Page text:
NASA's inspector general said in a report released during the week that Stennis Space Center, Miss., stored explosives in an unsafe building during part of 2012, but the situation has since been changed. Inspector General Paul Martin's report said NASA's overall Explosives Safety Program "was poorly managed and exposed personnel and facilities to unnecessary risk."
Inspectors identified 155 violations of regulations, policies and procedures at four NASA centers that routinely procure, store, transport, and handle explosive materials, pyrotechnics, and propellants, or energetic materials. The primary locations for the audit were Glenn Research Center, Ohio, Stennis Space Center, Wallops Flight Facility, Va., and White Sands Test Facility, N.M. All had violations.
"To NASA's credit, personnel at each site quickly addressed the issues we uncovered that presented an immediate threat to personnel and facilities." (Post)
-- The SpaceX Dragon spacecraft successfully completed the company's second cargo flight to the International Space Station with a 12:36 p.m. EDT splashdown Tuesday in the Pacific Ocean a few hundred miles west of Baja California, Mexico. The spacecraft lifted off from Cape Canaveral Air Force Station in Florida on March 1, carrying about 1,268 pounds of supplies and investigations. It returned about 2,668 pounds of science samples, equipment and education activities.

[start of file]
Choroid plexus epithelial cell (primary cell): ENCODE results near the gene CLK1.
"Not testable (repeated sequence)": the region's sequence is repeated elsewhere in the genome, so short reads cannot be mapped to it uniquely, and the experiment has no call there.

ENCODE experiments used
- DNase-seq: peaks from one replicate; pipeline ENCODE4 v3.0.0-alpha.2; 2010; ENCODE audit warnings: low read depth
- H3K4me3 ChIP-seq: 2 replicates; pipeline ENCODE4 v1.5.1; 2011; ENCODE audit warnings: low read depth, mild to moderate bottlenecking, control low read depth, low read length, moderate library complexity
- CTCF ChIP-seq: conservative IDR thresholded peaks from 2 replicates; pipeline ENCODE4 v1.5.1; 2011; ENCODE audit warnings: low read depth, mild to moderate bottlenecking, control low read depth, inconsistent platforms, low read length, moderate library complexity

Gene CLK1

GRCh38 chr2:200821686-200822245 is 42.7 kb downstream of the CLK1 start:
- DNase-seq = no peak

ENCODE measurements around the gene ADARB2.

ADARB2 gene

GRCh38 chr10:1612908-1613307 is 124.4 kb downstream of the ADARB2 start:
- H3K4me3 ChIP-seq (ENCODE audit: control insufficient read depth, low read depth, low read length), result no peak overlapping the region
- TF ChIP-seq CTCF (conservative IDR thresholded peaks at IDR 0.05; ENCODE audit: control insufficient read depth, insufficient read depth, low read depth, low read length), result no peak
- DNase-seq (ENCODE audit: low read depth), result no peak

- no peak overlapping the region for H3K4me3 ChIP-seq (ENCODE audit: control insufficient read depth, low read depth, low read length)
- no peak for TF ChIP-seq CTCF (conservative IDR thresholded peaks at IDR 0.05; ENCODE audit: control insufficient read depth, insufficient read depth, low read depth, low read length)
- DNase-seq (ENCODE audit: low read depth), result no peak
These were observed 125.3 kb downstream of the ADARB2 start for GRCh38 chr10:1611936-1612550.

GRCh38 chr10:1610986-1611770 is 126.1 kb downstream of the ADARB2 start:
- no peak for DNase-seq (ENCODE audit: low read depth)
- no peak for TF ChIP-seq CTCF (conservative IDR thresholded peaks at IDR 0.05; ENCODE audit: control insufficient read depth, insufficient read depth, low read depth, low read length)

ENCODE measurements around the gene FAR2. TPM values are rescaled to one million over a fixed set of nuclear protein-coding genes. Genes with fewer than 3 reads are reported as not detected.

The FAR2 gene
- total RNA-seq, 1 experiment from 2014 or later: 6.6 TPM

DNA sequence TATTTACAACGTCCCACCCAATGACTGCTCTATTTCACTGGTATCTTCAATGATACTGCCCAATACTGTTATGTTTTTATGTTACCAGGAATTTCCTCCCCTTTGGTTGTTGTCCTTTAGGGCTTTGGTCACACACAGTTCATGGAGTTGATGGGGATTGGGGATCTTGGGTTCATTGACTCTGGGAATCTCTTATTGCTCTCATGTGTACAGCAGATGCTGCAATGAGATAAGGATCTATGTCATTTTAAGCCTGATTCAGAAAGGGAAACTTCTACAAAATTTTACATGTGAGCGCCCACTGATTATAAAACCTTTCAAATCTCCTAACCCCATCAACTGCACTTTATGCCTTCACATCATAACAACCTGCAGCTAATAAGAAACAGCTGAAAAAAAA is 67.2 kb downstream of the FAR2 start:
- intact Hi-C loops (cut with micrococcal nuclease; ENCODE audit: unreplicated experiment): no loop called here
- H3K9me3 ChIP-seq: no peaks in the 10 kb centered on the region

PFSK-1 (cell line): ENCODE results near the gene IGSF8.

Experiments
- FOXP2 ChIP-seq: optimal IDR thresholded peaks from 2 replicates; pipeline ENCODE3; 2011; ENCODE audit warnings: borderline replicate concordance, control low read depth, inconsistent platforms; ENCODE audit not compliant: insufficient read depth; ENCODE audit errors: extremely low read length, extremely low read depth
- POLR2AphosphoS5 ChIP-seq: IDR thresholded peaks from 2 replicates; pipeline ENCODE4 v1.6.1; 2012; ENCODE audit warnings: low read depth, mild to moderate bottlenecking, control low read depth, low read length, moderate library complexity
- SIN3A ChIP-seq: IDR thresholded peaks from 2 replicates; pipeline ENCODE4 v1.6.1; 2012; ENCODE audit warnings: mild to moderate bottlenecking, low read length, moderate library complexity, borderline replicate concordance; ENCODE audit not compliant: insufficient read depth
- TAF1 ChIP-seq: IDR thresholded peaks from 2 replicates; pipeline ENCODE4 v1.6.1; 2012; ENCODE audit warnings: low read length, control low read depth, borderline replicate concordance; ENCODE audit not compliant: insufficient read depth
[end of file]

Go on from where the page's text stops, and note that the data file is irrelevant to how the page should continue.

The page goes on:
NASA's Stennis Space Center in South Mississippi, in addition to testing rocket engines for NASA, tests rocket engines for some commercial space companies. Lockheed Martin will assemble the composite structures for Sierra Nevada's Dream Chaser at Michoud Assembly Facility in New Orleans. Michoud is also involved in NASA's Space Launch System project. (Post)